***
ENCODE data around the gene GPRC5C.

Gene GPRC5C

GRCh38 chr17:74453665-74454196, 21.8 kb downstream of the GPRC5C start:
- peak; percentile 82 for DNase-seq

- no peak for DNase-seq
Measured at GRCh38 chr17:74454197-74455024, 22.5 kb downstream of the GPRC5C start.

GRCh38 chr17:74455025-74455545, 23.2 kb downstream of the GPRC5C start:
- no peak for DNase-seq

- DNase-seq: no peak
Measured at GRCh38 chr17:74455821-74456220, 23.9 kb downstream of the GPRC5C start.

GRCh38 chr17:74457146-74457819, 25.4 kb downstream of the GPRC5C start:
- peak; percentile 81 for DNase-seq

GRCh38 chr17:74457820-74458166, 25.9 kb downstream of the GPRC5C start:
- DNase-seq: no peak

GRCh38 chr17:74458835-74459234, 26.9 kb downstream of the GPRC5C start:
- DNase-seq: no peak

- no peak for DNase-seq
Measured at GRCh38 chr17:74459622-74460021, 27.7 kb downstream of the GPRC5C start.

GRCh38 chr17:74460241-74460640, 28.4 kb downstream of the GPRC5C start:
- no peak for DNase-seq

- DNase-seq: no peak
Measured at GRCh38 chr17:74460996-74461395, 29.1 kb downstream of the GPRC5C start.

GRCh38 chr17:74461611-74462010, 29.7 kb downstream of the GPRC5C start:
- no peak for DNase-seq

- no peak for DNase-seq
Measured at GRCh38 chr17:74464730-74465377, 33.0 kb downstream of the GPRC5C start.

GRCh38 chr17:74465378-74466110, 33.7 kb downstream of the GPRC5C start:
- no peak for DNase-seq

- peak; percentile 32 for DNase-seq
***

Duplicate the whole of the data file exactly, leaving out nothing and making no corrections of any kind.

ENCODE data around the gene GPRC5C.

Gene GPRC5C

GRCh38 chr17:74453665-74454196, 21.8 kb downstream of the GPRC5C start:
- peak; percentile 82 for DNase-seq

- no peak for DNase-seq
Measured at GRCh38 chr17:74454197-74455024, 22.5 kb downstream of the GPRC5C start.

GRCh38 chr17:74455025-74455545, 23.2 kb downstream of the GPRC5C start:
- no peak for DNase-seq

- DNase-seq: no peak
Measured at GRCh38 chr17:74455821-74456220, 23.9 kb downstream of the GPRC5C start.

GRCh38 chr17:74457146-74457819, 25.4 kb downstream of the GPRC5C start:
- peak; percentile 81 for DNase-seq

GRCh38 chr17:74457820-74458166, 25.9 kb downstream of the GPRC5C start:
- DNase-seq: no peak

GRCh38 chr17:74458835-74459234, 26.9 kb downstream of the GPRC5C start:
- DNase-seq: no peak

- no peak for DNase-seq
Measured at GRCh38 chr17:74459622-74460021, 27.7 kb downstream of the GPRC5C start.

GRCh38 chr17:74460241-74460640, 28.4 kb downstream of the GPRC5C start:
- no peak for DNase-seq

- DNase-seq: no peak
Measured at GRCh38 chr17:74460996-74461395, 29.1 kb downstream of the GPRC5C start.

GRCh38 chr17:74461611-74462010, 29.7 kb downstream of the GPRC5C start:
- no peak for DNase-seq

- no peak for DNase-seq
Measured at GRCh38 chr17:74464730-74465377, 33.0 kb downstream of the GPRC5C start.

GRCh38 chr17:74465378-74466110, 33.7 kb downstream of the GPRC5C start:
- no peak for DNase-seq

- peak; percentile 32 for DNase-seq